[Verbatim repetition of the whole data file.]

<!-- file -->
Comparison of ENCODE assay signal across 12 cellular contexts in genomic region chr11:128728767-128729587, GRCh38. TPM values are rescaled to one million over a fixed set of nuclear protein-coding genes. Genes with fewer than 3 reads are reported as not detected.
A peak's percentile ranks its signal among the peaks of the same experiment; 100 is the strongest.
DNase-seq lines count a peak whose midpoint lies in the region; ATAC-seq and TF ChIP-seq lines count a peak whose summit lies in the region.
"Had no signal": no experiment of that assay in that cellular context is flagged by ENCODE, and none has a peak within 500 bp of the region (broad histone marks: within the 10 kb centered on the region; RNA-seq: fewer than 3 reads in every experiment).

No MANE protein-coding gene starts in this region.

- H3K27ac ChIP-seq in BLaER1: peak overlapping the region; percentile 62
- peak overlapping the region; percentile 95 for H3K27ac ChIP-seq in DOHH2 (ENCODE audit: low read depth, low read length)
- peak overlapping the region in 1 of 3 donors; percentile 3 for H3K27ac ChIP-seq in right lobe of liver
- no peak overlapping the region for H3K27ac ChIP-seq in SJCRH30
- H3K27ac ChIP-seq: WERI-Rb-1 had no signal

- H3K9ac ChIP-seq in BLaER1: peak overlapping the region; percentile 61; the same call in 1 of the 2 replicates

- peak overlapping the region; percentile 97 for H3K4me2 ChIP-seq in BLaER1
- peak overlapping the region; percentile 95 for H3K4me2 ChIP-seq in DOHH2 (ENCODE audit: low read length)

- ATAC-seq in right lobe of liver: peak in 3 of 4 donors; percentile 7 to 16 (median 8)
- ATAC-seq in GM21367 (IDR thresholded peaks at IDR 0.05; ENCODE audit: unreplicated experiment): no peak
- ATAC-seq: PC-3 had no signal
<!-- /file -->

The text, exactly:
Comparison of ENCODE assay signal across 12 cellular contexts in genomic region chr11:128728767-128729587, GRCh38. TPM values are rescaled to one million over a fixed set of nuclear protein-coding genes. Genes with fewer than 3 reads are reported as not detected.
A peak's percentile ranks its signal among the peaks of the same experiment; 100 is the strongest.
DNase-seq lines count a peak whose midpoint lies in the region; ATAC-seq and TF ChIP-seq lines count a peak whose summit lies in the region.
"Had no signal": no experiment of that assay in that cellular context is flagged by ENCODE, and none has a peak within 500 bp of the region (broad histone marks: within the 10 kb centered on the region; RNA-seq: fewer than 3 reads in every experiment).

No MANE protein-coding gene starts in this region.

- H3K27ac ChIP-seq in BLaER1: peak overlapping the region; percentile 62
- peak overlapping the region; percentile 95 for H3K27ac ChIP-seq in DOHH2 (ENCODE audit: low read depth, low read length)
- peak overlapping the region in 1 of 3 donors; percentile 3 for H3K27ac ChIP-seq in right lobe of liver
- no peak overlapping the region for H3K27ac ChIP-seq in SJCRH30
- H3K27ac ChIP-seq: WERI-Rb-1 had no signal

- H3K9ac ChIP-seq in BLaER1: peak overlapping the region; percentile 61; the same call in 1 of the 2 replicates

- peak overlapping the region; percentile 97 for H3K4me2 ChIP-seq in BLaER1
- peak overlapping the region; percentile 95 for H3K4me2 ChIP-seq in DOHH2 (ENCODE audit: low read length)

- ATAC-seq in right lobe of liver: peak in 3 of 4 donors; percentile 7 to 16 (median 8)
- ATAC-seq in GM21367 (IDR thresholded peaks at IDR 0.05; ENCODE audit: unreplicated experiment): no peak
- ATAC-seq: PC-3 had no signal